Debate erupts on whether Thaad needs Assembly approval
South Korea and the United States decided last week that the Terminal High Altitude Area Defense (Thaad) system will be deployed on the peninsula as deterrence against the North’s nuclear and missile threats. Seongju of North Gyeongsang was selected on Wednesday as the site to host the American battery, which will carry the advanced anti-ballistic missile system.
While the government and the ruling Saenuri Party said the deployment requires no approval of the National Assembly, the liberal opposition parties, which protested the placement, said the matter should be deliberated and ratified by the lawmakers. Rep. Kim Hae-young of the main opposition Minjoo Party of Korea said Thursday that he had inquired with the National Assembly Research Service about the issue and was told that the Thaad deployment should go through a ratification process.
In a press release, Kim cited Article 60 of the Constitution as grounds for his argument that the government must obtain the lawmakers’ approval before bringing in the U.S.-led missile defense system.
“The National Assembly shall have the right to consent to the conclusion and ratification of treaties pertaining to mutual assistance or mutual security,” it said. “Treaties concerning important international organizations; treaties of friendship, trade and navigation; treaties pertaining to any restriction in sovereignty; peace treaties; treaties which will burden the State or people with an important financial obligation; or treaties related to legislative matters.”
According to the National Assembly Research Service, Seoul and Washington can proceed with the deployment by signing an implementation accord for the two main treaties governing the alliance, but there is reasonable doubt whether Thaad would be covered by them.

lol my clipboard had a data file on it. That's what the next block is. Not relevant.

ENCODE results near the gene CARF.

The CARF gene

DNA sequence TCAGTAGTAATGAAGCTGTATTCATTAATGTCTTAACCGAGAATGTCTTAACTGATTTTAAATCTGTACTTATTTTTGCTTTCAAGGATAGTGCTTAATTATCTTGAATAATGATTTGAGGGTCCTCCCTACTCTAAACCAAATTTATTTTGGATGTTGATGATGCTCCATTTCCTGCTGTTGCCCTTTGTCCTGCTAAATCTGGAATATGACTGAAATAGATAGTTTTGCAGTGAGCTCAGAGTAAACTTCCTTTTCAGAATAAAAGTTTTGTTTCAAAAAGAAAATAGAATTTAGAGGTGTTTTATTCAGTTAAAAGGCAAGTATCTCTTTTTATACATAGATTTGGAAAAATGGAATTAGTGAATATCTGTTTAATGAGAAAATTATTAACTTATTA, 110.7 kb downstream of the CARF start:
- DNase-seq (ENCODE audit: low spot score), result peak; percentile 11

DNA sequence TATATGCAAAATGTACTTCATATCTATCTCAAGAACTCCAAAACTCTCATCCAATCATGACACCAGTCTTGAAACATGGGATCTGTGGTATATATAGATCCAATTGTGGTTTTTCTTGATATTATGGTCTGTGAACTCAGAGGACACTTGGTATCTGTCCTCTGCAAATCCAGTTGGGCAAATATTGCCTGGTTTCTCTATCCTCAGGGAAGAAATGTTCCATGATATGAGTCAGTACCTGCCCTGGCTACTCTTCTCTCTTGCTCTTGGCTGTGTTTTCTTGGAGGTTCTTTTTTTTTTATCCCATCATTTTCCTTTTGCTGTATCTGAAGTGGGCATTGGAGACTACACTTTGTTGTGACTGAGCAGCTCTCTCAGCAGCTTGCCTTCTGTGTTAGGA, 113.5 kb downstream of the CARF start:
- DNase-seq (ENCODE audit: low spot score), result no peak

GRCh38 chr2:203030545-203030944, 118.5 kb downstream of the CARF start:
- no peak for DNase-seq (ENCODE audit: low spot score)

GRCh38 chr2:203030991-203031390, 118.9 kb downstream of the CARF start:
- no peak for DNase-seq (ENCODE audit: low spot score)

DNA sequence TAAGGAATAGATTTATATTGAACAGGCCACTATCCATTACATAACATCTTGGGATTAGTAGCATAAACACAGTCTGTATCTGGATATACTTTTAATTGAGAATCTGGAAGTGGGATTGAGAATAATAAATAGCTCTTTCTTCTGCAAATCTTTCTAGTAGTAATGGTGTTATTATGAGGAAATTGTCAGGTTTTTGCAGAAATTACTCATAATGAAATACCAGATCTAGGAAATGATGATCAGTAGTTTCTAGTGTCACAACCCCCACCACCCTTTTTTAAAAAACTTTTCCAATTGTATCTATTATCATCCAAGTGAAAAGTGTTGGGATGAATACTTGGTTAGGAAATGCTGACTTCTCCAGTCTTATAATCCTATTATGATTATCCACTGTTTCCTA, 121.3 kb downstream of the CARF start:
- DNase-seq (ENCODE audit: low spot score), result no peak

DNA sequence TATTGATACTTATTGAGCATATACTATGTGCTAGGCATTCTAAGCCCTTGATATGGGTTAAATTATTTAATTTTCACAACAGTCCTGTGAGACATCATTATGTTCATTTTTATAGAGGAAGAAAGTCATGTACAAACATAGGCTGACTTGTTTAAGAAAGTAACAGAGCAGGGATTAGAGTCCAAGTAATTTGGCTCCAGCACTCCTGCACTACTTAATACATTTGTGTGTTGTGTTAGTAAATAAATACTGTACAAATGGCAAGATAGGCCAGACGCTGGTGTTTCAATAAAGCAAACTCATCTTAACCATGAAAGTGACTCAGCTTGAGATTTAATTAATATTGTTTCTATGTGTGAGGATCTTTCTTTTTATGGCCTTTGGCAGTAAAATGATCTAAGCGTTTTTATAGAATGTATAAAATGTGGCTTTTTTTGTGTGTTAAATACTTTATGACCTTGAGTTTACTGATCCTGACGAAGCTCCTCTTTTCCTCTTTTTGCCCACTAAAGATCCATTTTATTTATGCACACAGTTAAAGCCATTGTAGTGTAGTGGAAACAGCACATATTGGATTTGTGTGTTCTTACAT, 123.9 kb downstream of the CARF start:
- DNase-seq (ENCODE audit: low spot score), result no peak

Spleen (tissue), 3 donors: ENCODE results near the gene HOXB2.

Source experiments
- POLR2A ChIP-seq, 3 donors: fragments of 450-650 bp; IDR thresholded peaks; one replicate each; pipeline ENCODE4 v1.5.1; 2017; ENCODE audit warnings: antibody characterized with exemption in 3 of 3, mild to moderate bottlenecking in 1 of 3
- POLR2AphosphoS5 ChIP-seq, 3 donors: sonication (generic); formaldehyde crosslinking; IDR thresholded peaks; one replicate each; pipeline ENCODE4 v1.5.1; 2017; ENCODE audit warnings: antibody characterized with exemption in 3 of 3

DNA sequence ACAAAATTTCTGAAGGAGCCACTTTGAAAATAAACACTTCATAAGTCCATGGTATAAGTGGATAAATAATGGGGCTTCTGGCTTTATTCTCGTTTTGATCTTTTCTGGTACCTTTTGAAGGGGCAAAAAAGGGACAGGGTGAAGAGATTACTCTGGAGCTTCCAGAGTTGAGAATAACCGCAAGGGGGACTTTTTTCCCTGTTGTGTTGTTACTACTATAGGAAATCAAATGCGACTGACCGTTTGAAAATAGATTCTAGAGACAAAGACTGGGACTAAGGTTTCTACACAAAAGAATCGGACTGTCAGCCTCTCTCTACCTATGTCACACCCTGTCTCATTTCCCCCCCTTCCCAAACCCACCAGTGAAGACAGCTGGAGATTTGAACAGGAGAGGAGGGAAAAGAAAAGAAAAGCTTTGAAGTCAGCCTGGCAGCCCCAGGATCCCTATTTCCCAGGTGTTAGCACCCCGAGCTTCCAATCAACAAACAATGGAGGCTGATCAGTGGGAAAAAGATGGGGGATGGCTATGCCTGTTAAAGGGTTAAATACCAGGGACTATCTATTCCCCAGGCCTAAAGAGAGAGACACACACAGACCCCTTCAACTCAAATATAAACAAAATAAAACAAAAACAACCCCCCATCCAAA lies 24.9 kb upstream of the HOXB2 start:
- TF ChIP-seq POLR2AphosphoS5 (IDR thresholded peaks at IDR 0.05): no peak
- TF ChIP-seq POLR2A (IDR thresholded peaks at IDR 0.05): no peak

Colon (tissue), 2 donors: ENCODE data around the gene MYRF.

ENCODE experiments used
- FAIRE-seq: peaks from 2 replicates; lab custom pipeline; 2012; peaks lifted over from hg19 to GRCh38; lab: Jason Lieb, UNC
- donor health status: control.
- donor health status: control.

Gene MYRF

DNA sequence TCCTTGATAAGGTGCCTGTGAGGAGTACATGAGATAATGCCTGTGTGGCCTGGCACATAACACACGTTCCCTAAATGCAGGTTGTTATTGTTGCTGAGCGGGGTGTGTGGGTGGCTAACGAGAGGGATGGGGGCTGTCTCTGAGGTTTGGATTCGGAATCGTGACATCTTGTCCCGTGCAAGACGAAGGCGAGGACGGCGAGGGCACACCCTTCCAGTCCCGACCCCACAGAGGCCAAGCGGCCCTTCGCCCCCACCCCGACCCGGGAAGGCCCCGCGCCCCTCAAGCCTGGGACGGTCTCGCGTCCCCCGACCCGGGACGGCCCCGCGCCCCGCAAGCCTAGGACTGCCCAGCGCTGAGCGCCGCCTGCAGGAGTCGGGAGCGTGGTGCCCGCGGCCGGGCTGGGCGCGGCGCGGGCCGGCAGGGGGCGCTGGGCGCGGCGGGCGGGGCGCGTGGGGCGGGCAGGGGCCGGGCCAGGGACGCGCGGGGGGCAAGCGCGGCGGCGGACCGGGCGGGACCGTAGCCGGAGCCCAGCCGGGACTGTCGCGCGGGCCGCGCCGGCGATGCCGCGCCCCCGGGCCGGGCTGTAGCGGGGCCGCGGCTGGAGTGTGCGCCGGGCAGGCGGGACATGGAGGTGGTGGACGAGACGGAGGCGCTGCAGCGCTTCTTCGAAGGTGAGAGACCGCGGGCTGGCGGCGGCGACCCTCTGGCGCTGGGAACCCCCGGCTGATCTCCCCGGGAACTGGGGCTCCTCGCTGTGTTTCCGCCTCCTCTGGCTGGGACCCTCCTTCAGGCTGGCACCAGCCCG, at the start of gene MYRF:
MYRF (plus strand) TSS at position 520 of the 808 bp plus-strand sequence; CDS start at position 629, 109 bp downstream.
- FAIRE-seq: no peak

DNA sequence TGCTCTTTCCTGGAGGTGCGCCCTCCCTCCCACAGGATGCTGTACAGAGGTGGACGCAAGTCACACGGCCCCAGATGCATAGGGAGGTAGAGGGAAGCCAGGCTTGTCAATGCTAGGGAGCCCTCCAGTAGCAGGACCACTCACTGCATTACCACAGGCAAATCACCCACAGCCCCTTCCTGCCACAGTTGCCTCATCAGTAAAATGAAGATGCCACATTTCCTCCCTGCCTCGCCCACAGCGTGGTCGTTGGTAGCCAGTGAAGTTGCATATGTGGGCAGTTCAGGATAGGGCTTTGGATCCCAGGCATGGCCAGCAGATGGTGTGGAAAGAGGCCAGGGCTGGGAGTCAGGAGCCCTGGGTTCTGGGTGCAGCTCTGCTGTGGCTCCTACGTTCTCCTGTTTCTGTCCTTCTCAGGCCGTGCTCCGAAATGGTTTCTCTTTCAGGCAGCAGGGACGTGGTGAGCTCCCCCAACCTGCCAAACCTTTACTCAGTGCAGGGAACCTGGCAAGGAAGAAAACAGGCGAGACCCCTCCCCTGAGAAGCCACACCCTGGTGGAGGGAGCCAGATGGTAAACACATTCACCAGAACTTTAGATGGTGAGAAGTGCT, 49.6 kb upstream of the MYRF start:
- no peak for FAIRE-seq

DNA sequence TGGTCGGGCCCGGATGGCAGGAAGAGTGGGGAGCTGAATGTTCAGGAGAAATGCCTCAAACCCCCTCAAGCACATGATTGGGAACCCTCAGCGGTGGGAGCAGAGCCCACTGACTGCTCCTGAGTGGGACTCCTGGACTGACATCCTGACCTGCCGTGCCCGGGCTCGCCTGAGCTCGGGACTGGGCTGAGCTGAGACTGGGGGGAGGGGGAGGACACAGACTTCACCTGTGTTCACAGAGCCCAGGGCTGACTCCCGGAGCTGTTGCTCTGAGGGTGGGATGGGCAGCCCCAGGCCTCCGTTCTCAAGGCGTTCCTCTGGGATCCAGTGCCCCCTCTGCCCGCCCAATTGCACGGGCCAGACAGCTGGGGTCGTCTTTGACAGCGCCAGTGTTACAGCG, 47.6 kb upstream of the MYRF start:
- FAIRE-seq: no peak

When there is reasonable doubt, the treaties and agreements should be interpreted and applied in a way that minimizes any infringement on sovereignty, citing the spirit of the Vienna Convention on the Law of Treaties, the research arm of the legislature said.
The Mutual Defense Treaty between the Republic of Korea and the United States, ratified in 1953, and the bilateral Status of Forces Agreement (SOFA), ratified in 1966, are the two main agreements governing the alliance.
While the Park Geun-hye administration argued that the advanced missile system should be considered a new weapons system of U.S. Forces Korea and its deployment requires no separate treaty, the research service said it was excessive to treat the Thaad battery merely as a new weapon.
A typical Thaad battery comes with a control center, Army Navy/Transportable Radar Surveillance (AN/TPY-2) radar deployed, six launchers and 48 missiles. One battery is worth up to 1.5 trillion won ($1.3 billion).
Noting that a treaty and ratification are required for matters that restrict sovereignty or incur fiscal burden, the National Assembly Research Service cited a precedent in the Netherlands over the deployment of U.S. nuclear weapons.
Although the Netherlands had an existing treaty with the United States, it said, the Dutch government obtained the approval of the parliament by forming a separate treaty.
The Park administration, however, insisted that there is no need for National Assembly approval on the Thaad deployment. Minister of Government Legislation Je Jeong-boo told the National Assembly on Thursday that it is not a matter requiring the legislature’s ratification.
Meanwhile, the ruling and opposition parties agreed Thursday that they will question government officials, including the minister of national defense, next week on the Thaad issue. Plenary sessions will be held on Tuesday and Wednesday to question Minister Han Min-koo and other government officials about the decision.
Key liberal politicians were split over the Thaad placement. While Kim Chong-in, acting chairman of the Minjoo Party, said he does not disagree with the deployment and that the matter does not require the National Assembly’s ratification, Moon Jae-in, former head of the party and one of the strongest presidential contenders, said the government must reconsider the decision and that National Assembly approval is a prerequisite.
The People’s Party founder, Ahn Cheol-soo, showed even more adamant opposition. Demanding the Park administration cancel the deployment, Ahn said Monday that a referendum should take place beforehand. He also said that National Assembly ratification is a must.
BY SER MYO-JA [email@example.com]